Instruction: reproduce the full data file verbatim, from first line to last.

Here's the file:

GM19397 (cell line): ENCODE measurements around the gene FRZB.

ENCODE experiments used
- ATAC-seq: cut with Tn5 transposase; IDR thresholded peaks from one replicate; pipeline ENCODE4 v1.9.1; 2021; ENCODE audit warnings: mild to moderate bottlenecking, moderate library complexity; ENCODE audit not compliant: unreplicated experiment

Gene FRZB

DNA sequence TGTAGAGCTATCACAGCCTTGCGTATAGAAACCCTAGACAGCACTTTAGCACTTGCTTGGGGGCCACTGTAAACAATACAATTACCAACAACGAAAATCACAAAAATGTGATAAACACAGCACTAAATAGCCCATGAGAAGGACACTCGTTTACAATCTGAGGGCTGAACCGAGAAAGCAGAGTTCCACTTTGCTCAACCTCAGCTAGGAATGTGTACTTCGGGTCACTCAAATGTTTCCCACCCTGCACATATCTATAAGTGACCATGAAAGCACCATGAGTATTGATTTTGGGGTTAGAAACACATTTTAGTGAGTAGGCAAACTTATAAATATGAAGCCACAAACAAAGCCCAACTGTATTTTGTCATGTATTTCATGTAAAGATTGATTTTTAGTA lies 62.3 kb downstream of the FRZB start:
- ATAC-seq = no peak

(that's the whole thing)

GM19397 (cell line): ENCODE measurements around the gene FRZB.

ENCODE experiments used
- ATAC-seq: cut with Tn5 transposase; IDR thresholded peaks from one replicate; pipeline ENCODE4 v1.9.1; 2021; ENCODE audit warnings: mild to moderate bottlenecking, moderate library complexity; ENCODE audit not compliant: unreplicated experiment

Gene FRZB

DNA sequence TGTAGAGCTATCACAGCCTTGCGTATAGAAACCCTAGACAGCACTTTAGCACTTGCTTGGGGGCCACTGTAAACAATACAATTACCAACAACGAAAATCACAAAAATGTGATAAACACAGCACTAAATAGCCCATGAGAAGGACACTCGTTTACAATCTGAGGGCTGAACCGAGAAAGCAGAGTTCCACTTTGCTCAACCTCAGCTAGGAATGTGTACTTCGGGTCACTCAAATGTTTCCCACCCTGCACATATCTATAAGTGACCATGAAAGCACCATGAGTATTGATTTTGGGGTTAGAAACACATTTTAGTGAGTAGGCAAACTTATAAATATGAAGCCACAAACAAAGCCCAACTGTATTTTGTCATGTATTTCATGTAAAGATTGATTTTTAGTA lies 62.3 kb downstream of the FRZB start:
- ATAC-seq = no peak